Jā-ye pā serves as a turning point when one considers Behbahani’s oeuvre. It is in this collection that her language comes of age, catches the attention of a number of the critics, and earns her a place of prominence among contemporary Iranian poets. In an article published in June 1956, while praising Behbahani’s artistic discernment and her aptitude in composing ghazals, Iraj ʿAliābādi takes on what he argues to be of flawed logic in the collection, and criticizes her controversial approach to the relationship between art and society and the effects of art on societal change (ʿAliābādi, pp. 31-38). The collection was reprinted in 1971 and earned Behbahani the admiration of Ḵosrow Golsorḵi for her skill in employing the potential of classical forms to render novel subject matters and complex social issues (Golsorḵi, pp. 39-41).

During the interval between the publication of her first collections, Behbahani was associated for a period with the literary pages of Tehrān-e Moṣavvar and Omid-e Irān and also began working with Radio Iran as a lyricist in 1954. Over the course of her collaboration with Radio Iran, she composed several hundred songs, a number of which were set to music by the leading arrangers and performed by prominent musicians (Behbahani, 2004, pp. 589-90), and she joined Hushang Ebtehaj (Sayeh), Nader Naderpour, and Fereydun Moshiri as a member of Radio Iran’s Council of Poetry and Music (Šowrā-ye šeʿr o musiqi; Boḵārā, p. 20)

In her next collection of poetry, Čelčerāḡ (Candelabrum, Tehran, 1957), in which čahārpāra and ghazal appear in almost equal proportions, her command of poetic language was further heightened. Mostly love poems, some with erotic imagery, the collection also featured confessional poems, describing the poet’s personal life and lamenting of longing and loneliness, as well as several poems on societal ills and predicaments. In 1962 Behbahani published Marmar (Marble, Tehran, 1962; Figure 3). A great number of the ghazalswhich comprise the outright majority of this collection, support the contention that, after hesitations expressed earlier, she had ultimately opted for the ghazal, a very popular short lyric poem of some seven to fourteen lines with deep roots in Persian literature, defined “by a set of prosodical rules, certain thematic and stylistic conventions, and an equally conventional stock of imagery,” (de Bruijn, p. 354) as her preferred means of expression.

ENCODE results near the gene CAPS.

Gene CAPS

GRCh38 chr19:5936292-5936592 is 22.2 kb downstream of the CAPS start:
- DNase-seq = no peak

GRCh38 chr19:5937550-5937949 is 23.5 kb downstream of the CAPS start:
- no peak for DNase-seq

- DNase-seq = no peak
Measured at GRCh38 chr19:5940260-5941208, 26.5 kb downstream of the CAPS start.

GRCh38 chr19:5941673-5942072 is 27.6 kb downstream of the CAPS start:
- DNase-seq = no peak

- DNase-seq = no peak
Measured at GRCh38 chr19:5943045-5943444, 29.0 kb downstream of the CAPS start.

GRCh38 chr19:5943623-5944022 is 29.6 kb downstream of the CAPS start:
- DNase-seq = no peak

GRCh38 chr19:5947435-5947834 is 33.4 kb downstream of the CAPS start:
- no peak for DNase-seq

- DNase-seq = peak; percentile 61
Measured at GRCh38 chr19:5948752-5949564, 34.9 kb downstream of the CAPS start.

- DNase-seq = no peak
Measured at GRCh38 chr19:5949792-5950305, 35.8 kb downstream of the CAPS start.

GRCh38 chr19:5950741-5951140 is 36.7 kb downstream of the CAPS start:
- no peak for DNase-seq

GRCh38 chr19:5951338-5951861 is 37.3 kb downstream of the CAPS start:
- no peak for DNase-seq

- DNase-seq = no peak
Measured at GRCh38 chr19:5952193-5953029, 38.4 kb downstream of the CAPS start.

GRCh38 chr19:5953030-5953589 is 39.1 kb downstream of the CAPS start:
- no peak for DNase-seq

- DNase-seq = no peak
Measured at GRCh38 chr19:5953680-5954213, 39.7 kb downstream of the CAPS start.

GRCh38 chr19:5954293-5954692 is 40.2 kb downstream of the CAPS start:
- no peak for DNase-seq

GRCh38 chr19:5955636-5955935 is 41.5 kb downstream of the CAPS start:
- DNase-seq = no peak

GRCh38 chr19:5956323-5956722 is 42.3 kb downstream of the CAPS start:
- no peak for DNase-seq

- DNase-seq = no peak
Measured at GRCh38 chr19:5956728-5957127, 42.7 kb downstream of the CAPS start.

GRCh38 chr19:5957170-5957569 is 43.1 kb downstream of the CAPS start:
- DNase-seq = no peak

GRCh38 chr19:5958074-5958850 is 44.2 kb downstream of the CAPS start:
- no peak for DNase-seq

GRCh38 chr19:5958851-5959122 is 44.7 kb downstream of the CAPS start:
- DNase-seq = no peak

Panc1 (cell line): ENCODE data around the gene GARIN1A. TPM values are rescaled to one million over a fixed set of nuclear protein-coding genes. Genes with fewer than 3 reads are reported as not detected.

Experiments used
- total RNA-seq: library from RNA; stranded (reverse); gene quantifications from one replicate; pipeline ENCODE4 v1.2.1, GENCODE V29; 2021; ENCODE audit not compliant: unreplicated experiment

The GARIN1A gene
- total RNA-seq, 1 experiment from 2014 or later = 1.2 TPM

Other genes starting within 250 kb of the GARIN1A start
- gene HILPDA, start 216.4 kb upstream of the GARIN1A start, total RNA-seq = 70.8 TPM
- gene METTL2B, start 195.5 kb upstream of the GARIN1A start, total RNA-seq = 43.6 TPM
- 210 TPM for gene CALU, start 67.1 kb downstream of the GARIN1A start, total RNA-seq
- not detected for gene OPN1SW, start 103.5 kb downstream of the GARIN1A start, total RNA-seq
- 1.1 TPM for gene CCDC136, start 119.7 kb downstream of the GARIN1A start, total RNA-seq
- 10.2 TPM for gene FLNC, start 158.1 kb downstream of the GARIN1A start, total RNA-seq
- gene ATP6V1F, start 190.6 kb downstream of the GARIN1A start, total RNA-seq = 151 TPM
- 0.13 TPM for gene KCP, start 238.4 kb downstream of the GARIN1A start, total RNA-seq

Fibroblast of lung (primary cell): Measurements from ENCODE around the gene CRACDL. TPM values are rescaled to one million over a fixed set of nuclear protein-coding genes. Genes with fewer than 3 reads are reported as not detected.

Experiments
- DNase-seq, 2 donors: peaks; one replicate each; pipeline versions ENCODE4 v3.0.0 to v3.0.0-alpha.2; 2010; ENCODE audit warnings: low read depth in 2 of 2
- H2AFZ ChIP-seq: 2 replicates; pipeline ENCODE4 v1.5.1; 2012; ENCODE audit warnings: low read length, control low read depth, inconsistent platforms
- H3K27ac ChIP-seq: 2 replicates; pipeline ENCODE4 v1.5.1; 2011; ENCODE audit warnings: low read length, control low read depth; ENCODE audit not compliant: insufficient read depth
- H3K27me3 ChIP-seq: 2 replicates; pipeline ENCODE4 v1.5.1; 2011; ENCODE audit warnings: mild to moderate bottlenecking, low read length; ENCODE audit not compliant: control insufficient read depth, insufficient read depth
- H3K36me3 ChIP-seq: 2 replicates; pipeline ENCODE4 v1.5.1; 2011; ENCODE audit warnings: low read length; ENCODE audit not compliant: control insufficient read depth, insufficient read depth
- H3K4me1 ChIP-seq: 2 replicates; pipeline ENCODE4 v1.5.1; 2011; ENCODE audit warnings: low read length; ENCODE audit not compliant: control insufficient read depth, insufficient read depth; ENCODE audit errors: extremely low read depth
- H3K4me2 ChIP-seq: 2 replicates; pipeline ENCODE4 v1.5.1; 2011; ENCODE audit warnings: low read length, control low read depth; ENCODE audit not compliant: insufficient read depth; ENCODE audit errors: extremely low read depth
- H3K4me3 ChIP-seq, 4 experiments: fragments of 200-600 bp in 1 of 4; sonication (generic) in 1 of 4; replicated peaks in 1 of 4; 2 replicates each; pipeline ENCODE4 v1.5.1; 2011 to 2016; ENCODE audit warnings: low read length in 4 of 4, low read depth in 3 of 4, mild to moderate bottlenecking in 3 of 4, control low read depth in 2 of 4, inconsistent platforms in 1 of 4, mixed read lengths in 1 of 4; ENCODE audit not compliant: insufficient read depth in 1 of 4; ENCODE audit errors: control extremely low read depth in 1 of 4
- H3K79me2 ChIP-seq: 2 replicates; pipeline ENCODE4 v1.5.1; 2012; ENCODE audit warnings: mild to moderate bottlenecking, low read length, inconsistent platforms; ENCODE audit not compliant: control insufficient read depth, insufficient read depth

After an eleven-year hiatus, Behbahani issued a new collection, Rastāḵiz (Resurrection, Tehran, 1973; Figure 4), which along with Ḵaṭṭi ze sor’at o az ātaš (A line of speed and of fire, Tehran, 1981) present, for the first time, the rather extensive product of Behbahani’s exploration of metric schemes (see below). The meters employed in the majority of ghazals in Ḵaṭṭi ze sor’at o az ātaš, as she enumerates in the book, are either of her own invention, or renditions rarely encountered in the history of Persian poetry (Behbahani, 1981, pp. 147-50).

Tinged with the shades of social commitment since inception, following the 1979 revolution Behbahani’s poetry took on unprecedented dimensions of social consciousness that continued to the end of her life. During this period she becomes one of the noted members of the Writer’s Association of Iran (Kānun-e nevisandegān-e Irān, est. 1968), and for years she remained a staunch supporter of civic movements and the peoples’ desire for self-determination, advocating for the freedom of expression and challenging violations of human rights (Ganji, p. 121). Disenchanted after witnessing the violence perpetrated against those associated with the previous regime, she expresses her dismay with the revolutionary retributions and killings, and accuses those in power of oppression.